In Dudley we used a localised campaign. Under a Dudley-wide manifesto wards also campaigned on hyper-local issues and could focus to the specific challenges facing their communities. We had 10 target seats, and were defending 17 of the 24 seats being contested following the historic results of 2012.
In our manifesto we pledged to maintain the lowest council tax in the West Midlands while protecting the most vulnerable. We promised to continue running a community-led council, where we have a significant amount of input from voluntary and community groups.
We heard a mixture of local and national concerns on the doorstep, though by and large local issues were subsumed by the state of the party nationally. We tried to focus locally but this often got overtaken by the state of the national party. People were fed up of the internal division. To fight the Conservatives we must stop fighting ourselves – and we had this said to us on the doorstep.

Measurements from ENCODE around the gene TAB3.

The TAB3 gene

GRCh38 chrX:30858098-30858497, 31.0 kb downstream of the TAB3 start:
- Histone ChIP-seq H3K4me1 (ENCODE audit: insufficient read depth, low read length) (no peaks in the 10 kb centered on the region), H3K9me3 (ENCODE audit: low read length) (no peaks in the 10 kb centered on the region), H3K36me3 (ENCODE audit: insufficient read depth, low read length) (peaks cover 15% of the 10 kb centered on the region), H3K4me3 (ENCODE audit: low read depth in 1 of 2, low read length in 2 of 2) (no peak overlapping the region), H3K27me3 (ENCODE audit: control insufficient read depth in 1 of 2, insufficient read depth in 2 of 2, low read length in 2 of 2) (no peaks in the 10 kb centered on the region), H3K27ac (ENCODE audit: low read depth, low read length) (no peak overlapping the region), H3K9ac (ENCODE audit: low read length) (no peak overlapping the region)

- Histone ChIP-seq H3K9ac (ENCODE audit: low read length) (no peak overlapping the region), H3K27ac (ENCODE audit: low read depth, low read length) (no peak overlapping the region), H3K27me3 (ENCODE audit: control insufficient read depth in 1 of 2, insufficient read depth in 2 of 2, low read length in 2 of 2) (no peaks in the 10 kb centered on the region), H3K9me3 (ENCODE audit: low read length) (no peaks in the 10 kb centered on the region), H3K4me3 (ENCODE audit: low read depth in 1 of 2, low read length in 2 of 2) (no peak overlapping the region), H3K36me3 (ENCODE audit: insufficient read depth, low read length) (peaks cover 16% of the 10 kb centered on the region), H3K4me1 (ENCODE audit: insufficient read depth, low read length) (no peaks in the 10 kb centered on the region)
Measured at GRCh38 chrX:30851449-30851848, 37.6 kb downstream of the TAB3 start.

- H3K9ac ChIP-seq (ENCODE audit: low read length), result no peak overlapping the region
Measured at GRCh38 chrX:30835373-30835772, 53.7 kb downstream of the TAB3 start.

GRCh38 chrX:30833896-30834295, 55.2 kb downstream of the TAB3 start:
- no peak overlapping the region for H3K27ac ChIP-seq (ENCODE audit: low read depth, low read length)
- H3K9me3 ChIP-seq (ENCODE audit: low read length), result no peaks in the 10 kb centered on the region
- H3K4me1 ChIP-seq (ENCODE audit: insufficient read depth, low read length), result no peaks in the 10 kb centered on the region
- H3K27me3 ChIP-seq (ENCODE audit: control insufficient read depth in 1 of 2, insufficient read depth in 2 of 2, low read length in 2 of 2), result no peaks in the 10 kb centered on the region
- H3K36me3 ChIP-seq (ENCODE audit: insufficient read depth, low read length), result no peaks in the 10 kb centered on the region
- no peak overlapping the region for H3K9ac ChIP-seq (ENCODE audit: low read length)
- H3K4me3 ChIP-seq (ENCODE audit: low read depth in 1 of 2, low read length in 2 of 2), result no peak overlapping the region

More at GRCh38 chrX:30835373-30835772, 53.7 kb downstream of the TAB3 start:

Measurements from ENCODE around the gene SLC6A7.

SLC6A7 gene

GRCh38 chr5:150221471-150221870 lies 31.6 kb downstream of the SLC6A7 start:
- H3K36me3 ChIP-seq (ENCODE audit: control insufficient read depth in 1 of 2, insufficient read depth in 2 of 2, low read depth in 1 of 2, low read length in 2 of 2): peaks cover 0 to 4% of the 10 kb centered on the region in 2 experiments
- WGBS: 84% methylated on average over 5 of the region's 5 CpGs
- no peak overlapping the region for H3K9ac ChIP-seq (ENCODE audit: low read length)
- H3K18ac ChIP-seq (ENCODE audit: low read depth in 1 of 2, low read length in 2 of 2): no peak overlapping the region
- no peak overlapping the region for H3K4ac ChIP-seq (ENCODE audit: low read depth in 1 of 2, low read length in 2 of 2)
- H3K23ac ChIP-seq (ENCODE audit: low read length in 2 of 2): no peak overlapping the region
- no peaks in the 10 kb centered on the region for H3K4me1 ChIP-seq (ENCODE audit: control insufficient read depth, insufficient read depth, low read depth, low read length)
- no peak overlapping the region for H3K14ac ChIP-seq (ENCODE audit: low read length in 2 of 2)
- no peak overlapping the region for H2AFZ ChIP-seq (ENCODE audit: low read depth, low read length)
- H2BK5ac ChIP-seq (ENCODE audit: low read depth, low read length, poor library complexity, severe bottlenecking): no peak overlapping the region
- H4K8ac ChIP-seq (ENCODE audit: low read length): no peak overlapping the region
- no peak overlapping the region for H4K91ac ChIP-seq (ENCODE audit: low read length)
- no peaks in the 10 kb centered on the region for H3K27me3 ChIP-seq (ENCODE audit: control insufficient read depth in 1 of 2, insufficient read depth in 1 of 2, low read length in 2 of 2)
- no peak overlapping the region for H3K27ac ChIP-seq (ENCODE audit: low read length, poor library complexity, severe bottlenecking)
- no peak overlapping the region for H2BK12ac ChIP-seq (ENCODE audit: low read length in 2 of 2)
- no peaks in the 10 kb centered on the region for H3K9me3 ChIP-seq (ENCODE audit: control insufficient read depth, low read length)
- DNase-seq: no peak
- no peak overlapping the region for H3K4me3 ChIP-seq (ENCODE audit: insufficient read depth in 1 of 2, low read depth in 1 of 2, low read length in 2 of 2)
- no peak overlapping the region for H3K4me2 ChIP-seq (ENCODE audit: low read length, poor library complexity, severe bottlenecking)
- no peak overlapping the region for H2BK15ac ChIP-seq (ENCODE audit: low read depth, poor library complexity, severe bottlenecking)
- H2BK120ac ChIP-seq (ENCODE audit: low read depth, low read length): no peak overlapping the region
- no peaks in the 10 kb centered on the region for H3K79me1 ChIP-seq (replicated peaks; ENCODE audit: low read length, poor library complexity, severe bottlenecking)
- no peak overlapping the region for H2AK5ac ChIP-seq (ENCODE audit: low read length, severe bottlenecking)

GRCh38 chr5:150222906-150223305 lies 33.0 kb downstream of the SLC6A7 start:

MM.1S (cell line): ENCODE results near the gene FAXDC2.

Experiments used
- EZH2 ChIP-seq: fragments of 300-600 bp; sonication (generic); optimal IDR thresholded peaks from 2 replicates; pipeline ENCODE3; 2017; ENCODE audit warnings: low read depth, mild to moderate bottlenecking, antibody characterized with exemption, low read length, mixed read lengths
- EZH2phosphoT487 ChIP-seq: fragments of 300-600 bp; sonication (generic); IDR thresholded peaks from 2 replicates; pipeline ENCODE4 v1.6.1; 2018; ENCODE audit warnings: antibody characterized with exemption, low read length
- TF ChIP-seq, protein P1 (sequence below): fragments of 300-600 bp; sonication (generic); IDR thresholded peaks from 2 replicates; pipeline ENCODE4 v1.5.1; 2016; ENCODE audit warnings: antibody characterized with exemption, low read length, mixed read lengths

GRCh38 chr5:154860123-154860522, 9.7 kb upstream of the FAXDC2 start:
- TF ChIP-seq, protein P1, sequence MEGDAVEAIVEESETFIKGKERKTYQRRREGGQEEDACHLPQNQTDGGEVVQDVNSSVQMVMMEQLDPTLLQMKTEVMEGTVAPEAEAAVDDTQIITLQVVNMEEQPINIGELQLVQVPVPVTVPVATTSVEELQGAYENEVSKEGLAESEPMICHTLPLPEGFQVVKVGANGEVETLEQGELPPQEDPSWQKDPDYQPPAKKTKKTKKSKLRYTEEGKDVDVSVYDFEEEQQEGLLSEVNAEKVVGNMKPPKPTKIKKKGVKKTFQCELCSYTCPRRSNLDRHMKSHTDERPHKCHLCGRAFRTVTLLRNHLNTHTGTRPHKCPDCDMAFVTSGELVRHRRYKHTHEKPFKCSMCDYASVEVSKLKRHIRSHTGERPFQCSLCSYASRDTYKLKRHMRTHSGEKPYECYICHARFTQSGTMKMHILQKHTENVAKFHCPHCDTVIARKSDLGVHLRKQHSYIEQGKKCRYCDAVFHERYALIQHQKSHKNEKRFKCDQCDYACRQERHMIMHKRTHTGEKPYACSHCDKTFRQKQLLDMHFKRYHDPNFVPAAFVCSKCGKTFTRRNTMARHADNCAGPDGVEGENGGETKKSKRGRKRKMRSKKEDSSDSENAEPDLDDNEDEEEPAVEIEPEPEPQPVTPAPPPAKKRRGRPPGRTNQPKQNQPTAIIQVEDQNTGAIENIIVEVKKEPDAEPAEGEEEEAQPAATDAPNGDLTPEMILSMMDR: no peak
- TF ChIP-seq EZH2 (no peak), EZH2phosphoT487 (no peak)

We mainly used local messages, but supplemented these with national ones – especially on the doorstep, talking about tax avoidance and disarray in the Conservative Party.
For the first time we took on two short term contracts for campaigners in addition to the support we had from the regional party because Dudley was a targeted council.
We’ve never had such a united campaign before. We hoped to be the largest party but knew realistically that we weren’t going to maintain overall control. We defended seats from a historic gain in 2012 in which we won 17 of the 24 seats targeted. In 2015 we won 11 out of 24 seats, so the 14 won this year marks a significant gain.
We lost three seats by 3, 13 and 20 votes – I’m absolutely sure if we had a united national party we would have won these seats. It was an issue on the doorstep that, whilst not significant, proved significant when the results were announced.
We are very confident that with the right campaigning we will regain overall control in 2018.